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P140 Challenges in colonoscopic surveillance in chronic IBD

S-L. Gillespie*1, N. Singh-Clark2, A. Shand1, C. Lees1, I. Arnott1, G-T. Ho1, E. Watson1, C. Noble1, S. Din1

1Edinburgh IBD Unit, Western General Hospital, Edinburgh, UK, 2University of Edinburgh, Edinburgh, UK

Background

Chronic inflammatory bowel disease (IBD) is associated with a 2- to 4-fold elevation of lifetime risk of colorectal cancer (CRC). Regular colonoscopic surveillance and the detection of colonic epithelial dysplasia are the gold standard for the early detection of CRC. Despite this, up to a third of patients will develop CRC within 3 years of a normal colonoscopy. We therefore aimed to calculate our post-colonoscopy CRC rate and identify the root causes for these cancers to inform where practice could be improved.

Methods

Surveillance colonoscopy procedures were extracted from Unisoft® from April 2008 to December 2015 to allow determination of the 3-year post colonoscopy cancer rate.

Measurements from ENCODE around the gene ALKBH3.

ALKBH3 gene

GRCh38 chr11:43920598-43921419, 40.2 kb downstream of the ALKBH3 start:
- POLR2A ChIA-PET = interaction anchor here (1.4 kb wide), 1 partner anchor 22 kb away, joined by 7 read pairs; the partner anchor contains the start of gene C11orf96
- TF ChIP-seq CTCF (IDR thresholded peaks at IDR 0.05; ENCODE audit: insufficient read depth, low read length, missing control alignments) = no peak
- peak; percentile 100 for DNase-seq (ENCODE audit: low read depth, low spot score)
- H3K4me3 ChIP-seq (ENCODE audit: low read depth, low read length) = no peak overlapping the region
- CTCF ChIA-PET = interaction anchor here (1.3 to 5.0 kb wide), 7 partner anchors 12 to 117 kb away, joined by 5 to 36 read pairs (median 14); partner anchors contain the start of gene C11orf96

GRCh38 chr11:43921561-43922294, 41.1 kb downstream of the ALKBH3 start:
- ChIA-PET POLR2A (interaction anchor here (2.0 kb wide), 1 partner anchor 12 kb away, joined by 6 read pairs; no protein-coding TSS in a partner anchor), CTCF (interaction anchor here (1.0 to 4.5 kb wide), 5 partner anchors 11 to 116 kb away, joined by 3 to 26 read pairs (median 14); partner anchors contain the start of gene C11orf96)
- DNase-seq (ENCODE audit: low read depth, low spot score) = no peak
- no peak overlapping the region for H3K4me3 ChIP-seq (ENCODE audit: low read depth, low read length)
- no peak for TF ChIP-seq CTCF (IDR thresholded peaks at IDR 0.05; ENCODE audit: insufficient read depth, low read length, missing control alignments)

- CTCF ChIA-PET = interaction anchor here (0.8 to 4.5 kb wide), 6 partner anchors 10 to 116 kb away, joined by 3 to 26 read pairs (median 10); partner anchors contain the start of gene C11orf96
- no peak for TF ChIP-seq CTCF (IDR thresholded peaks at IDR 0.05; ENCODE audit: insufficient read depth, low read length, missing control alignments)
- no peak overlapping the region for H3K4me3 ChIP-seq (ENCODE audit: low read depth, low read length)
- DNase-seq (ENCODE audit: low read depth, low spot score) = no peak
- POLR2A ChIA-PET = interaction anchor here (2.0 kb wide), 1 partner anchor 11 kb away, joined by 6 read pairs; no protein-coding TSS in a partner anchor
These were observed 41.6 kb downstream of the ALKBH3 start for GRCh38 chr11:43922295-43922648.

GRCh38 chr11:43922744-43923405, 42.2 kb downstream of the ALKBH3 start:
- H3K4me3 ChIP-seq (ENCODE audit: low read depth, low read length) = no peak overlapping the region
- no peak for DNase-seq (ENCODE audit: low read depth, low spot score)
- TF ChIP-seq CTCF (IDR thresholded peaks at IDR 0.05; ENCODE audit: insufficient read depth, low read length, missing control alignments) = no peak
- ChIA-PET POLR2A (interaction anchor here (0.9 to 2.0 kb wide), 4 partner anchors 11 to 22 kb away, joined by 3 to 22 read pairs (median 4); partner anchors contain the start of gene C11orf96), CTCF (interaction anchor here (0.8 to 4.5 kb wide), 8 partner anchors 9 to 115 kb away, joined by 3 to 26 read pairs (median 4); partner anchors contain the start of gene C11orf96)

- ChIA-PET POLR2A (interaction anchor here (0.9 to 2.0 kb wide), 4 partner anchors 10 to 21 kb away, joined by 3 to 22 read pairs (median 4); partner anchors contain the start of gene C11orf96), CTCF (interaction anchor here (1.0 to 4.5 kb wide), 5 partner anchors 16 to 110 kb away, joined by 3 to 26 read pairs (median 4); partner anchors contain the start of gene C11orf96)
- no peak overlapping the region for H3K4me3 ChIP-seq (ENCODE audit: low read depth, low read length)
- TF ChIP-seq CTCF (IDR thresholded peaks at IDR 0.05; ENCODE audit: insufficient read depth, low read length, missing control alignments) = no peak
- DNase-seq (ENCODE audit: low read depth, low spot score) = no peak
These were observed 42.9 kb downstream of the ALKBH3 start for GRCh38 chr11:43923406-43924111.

Results

1460 procedures were undertaken including 845 males (58%) with a mean age of 53 years (range 17–88 years). The IBD diagnosis was: 1051 ulcerative colitis, 337 Crohn's disease and 72 IBD-Unclassified. Chromoendoscopy was adopted in 2012 and is achieved in approximately 50% of these procedures. Reasons for non-compliance with the use of chromoendoscopy include patient factors (poor bowel preparation, concurrent colonic inflammation and extensive pseudopolyposis), equipment factors (no dye spray) and endoscopist skill. Chromoendoscopy led to a significant reduction in the mean number of random colonic biopsies from 17 to 11 (p < 0.05). The post-colonoscopy cancer rate was <10% in our unit. Low-grade dysplasia was not a robust marker of future CRC compared with high-grade dysplasia.

Conclusion

We demonstrate the challenges in detecting CRC in patients with chronic IBD and confirm the poor clinical utility of low-grade dysplasia in predicting future CRC. There is an urgent need to develop more objective predictive biomarkers of future CRC risk.